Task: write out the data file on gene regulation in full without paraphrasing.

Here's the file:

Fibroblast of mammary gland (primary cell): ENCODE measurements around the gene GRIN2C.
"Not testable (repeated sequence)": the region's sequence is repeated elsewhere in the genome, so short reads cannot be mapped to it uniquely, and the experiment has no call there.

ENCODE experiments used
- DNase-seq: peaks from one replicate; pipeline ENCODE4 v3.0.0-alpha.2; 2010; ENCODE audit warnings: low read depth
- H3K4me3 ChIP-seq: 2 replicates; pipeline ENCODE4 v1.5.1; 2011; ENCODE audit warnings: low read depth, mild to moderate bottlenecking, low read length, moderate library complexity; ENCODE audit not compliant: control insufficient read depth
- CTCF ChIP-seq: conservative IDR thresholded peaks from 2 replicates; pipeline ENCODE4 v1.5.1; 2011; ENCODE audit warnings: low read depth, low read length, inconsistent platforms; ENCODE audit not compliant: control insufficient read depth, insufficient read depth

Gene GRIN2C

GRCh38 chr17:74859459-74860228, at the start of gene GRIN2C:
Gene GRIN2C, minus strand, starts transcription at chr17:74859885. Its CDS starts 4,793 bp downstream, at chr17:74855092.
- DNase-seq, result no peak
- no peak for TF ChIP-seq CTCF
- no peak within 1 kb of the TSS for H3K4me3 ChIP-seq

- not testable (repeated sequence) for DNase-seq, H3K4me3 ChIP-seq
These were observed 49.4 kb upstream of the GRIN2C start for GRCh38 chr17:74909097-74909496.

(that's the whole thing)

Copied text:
Fibroblast of mammary gland (primary cell): ENCODE measurements around the gene GRIN2C.
"Not testable (repeated sequence)": the region's sequence is repeated elsewhere in the genome, so short reads cannot be mapped to it uniquely, and the experiment has no call there.

ENCODE experiments used
- DNase-seq: peaks from one replicate; pipeline ENCODE4 v3.0.0-alpha.2; 2010; ENCODE audit warnings: low read depth
- H3K4me3 ChIP-seq: 2 replicates; pipeline ENCODE4 v1.5.1; 2011; ENCODE audit warnings: low read depth, mild to moderate bottlenecking, low read length, moderate library complexity; ENCODE audit not compliant: control insufficient read depth
- CTCF ChIP-seq: conservative IDR thresholded peaks from 2 replicates; pipeline ENCODE4 v1.5.1; 2011; ENCODE audit warnings: low read depth, low read length, inconsistent platforms; ENCODE audit not compliant: control insufficient read depth, insufficient read depth

Gene GRIN2C

GRCh38 chr17:74859459-74860228, at the start of gene GRIN2C:
Gene GRIN2C, minus strand, starts transcription at chr17:74859885. Its CDS starts 4,793 bp downstream, at chr17:74855092.
- DNase-seq, result no peak
- no peak for TF ChIP-seq CTCF
- no peak within 1 kb of the TSS for H3K4me3 ChIP-seq

- not testable (repeated sequence) for DNase-seq, H3K4me3 ChIP-seq
These were observed 49.4 kb upstream of the GRIN2C start for GRCh38 chr17:74909097-74909496.